Watch Where You Stick That Light Saber, Pal

By Dave Barry



THERE ARE SPOILERS ABOUT EPISODE 1 IN THIS JOKE!!!!!!!!! PLEASE DO NOT READ THIS IF YOU WANT TO BE SURPRISED WITH CERTAIN ASPECTS OF THE PLOT AND, ESPECIALLY, THE MOVIE ENDING!!!!!!!!!!!!!! (Or if you want to save it until you've seen the movie, it made me laugh out loud!)


It's coming! Put your ear to the page and listen...
BOM-bom! Bom bom bom BOM-bom! Bom bom bom BOM bom! Bom 
bom bom bom . . . .

That's right: It's the theme from Star Wars, the movie series 
that gave the world a whole new lexicon, including such phrases 
as "the Force," "Death Star," "light saber," "lexicon" and 
"licensed merchandise."

Star Wars has become an important and cherished part of our 
shared cultural heritage, like Starbucks and Pez. And soon another 
chapter will be added to the Star Wars legend with the release 
of the long-awaited new installment in the series, entitled 
Episode One: The Empire Gets a Building Permit. On the day this 
movie is released, millions of Americans will flock to movie 
theaters to share in the excitement and wonder of being told that 
the theater is sold out through October because all the tickets 
have been snapped up by crazed drooling Star Wars geeks wearing 
officially licensed Han Solo underwear.

What explains the powerful appeal of the Star Wars series?  Speaking 
as one who saw Return of the Jedi on video at least 14,000 times 
when my son was four and refused to watch anything else but also 
refused to be left alone with Jabba the Hutt, I would say that the 
key element is the theme of Good vs. Evil. Good is of course 
represented by Luke Skywalker (Mark Hamill), who has the Force, a 
mystical, universal power that causes him to be attracted to his 
sister. Fortunately, Luke gets over that and meets a wise Jedi 
master named Yoda (Raymond Burr) who trains Luke to harness the 
awesome power of the Force so that he can speak lines of really bad 
dialogue without laughing.

Along the way, Luke meets many memorable characters, including 
Han Solo (Indiana Jones), Chewbacca (Sonny Bono), Princess 
Leia (Prince) and two quirky, lovable robots, C-3PO (Tony Danza) 
and R2-D2 (F7-Z9). After many hair-raising adventures, Luke finally 
goes to the Death Star (Marlon Brando) where he confronts Evil in 
the form of his father, Darth Vader (voice by Perry Como) and, in 
a heartwarming scene of reconciliation, beats him up. The dramatic 
climax comes when Luke removes the helmet from the dying Vader and 
gazes, at last, into the eyes of the person beneath the harsh, 
forbidding mask (Martha Stewart). In the end, Good triumphs over 
Evil, and Luke and his friends celebrate on the planet of the Ewoks, 
a race of fun-loving, short, hairy creatures (Robin Williams).

As humans, we relate to this timeless story because we all go 
through the same kind of moral struggle in our own lives. We have a 
Force within us, and sometimes we use it for Good, as when we decide 
to have a salad instead of a cheeseburger and fries; but sometimes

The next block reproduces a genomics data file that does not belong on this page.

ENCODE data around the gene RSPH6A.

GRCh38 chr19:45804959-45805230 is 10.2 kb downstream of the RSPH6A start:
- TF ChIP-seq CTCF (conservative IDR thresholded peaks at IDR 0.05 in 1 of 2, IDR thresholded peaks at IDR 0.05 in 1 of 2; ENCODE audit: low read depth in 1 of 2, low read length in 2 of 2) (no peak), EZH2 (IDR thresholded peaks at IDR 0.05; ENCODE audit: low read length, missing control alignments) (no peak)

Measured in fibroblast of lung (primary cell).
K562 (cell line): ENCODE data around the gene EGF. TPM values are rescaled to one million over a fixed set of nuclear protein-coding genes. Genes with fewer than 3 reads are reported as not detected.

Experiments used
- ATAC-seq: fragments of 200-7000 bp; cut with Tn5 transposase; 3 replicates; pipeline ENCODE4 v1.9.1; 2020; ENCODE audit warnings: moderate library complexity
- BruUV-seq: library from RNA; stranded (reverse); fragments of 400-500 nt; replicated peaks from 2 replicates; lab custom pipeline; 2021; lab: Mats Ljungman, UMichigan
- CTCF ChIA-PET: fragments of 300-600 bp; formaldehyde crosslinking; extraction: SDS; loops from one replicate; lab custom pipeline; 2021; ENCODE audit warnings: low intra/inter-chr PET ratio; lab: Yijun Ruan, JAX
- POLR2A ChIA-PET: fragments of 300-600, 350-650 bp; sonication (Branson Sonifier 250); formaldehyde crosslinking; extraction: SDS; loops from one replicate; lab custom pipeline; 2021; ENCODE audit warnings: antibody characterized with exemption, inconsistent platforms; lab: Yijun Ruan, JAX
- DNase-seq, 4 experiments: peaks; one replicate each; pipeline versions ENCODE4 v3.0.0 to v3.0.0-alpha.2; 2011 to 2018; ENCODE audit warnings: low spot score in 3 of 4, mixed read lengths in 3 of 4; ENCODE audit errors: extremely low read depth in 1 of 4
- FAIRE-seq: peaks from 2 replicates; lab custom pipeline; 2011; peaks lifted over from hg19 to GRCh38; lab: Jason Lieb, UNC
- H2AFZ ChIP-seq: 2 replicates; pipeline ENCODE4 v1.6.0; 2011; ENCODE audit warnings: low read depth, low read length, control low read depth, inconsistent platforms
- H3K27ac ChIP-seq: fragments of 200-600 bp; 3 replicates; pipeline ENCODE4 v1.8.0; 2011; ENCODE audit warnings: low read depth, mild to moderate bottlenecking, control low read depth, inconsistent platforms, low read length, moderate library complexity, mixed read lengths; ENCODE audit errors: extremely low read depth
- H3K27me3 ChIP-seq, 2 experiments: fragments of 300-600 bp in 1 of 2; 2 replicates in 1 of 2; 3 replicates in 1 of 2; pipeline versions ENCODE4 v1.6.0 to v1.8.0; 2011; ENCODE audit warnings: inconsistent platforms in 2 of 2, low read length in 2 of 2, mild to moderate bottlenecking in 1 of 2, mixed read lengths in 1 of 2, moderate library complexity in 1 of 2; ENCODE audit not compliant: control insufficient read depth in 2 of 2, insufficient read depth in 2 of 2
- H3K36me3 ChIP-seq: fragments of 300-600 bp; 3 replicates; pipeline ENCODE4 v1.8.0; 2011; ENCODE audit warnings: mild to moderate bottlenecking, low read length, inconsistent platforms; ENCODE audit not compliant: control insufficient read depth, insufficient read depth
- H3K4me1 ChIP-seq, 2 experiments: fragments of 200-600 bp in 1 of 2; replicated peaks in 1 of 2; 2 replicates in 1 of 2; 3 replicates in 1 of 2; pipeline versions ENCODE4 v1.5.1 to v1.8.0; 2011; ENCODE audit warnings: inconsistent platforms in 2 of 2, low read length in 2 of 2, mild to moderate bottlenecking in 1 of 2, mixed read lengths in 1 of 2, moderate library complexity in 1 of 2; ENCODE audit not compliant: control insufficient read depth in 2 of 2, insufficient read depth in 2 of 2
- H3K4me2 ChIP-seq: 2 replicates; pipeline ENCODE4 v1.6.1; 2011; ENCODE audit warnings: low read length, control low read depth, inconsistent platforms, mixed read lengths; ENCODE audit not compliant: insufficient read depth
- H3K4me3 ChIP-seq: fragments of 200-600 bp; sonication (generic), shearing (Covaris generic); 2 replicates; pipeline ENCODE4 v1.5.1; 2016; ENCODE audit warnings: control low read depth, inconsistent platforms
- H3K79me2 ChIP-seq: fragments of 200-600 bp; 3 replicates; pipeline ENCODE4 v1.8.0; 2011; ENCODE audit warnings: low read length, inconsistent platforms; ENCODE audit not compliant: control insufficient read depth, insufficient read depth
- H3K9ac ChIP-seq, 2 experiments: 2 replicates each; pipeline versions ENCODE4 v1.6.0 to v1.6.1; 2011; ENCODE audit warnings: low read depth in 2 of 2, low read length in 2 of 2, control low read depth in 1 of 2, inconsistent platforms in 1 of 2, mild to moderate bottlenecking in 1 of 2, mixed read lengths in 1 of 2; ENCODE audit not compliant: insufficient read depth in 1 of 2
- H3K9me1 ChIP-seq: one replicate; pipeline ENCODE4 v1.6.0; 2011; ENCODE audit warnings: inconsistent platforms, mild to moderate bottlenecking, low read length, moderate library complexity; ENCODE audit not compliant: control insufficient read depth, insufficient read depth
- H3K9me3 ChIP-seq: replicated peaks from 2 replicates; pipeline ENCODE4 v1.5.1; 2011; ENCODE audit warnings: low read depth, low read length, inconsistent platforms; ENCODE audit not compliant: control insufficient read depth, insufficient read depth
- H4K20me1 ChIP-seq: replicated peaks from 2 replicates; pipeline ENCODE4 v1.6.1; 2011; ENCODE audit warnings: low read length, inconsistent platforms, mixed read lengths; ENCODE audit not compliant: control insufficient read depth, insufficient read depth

we turn toward the Dark Side, as when we load up our salad with a 
fatty ranch dressing, or we take all the remaining artichoke segments 
from the salad bar, leaving none for the next person in line (Nick 

These timeless themes explain why we are all so excited that 
director George Lucas (Inc.) has decided, despite the very real risk 
that he will make billions of dollars, to come out with a new episode 
of Star Wars. Until recently, specific information about the new 
episode was "Top Secret" -- nobody knew the plot except Lucas, the 
actors, and of course the government of China. Fortunately, however, 
I have obtained, from high-level sources who asked not to be 
identified (Al and Tipper Gore) specific details on the plot. If you 
don't want me to spoil the shocking surprise ending (Liam Neeson gets 
killed), stop reading right now, because here is . . . 

THE PLOT: There is big trouble brewing in the universe (California). 
The evil and greedy Trade Federation (Microsoft) is planning to 
invade the tiny planet of Naboo (Naboo), which is inhabited by a 
race of strange frog-like beings (the House Judiciary Committee). 
Two Jedi knights, Obi-Wan and Qui-Gon Jinn (Siegfried and Roy) go to 
Naboo, where, after overcoming numerous special effects, they are 
joined by the Naboo queen (Dennis Rodman). They escape in a space 
ship, but when the D'-cell batteries in their light sabers run low, 
they are forced to land on the evil, Hutt-controlled planet of 
Tatooine (New Jersey). There they meet 9-year-old Anakin Skywalker 
(Danny DeVito), and they realize that he has the Force when he is 
able, without physically touching it, to raise and lower a garage 
door. After a meeting with the ancient Jedi Council (the Rolling 
Stones), Anakin and the others return to Naboo for a climactic finale 
in which Siegfried (Roy) battles with the evil warlord Darth Maul 
(Marv Albert) to determine who will ultimately control the tie-in 
rights for Star Wars collectibles (Pepsi). As the movie ends, we see 
the young Anakin preparing to face an uncertain future consisting of 
at least 14 more sequels, and we hear the stirring sound of . . . 

BOM-bom! Bom bom bom BOM-bom! Bom bom bom BOM bom! Bom bom bom 
bom . . . ...

. . . and we feel the Force welling up from deep inside ourselves. 
And so we burp.

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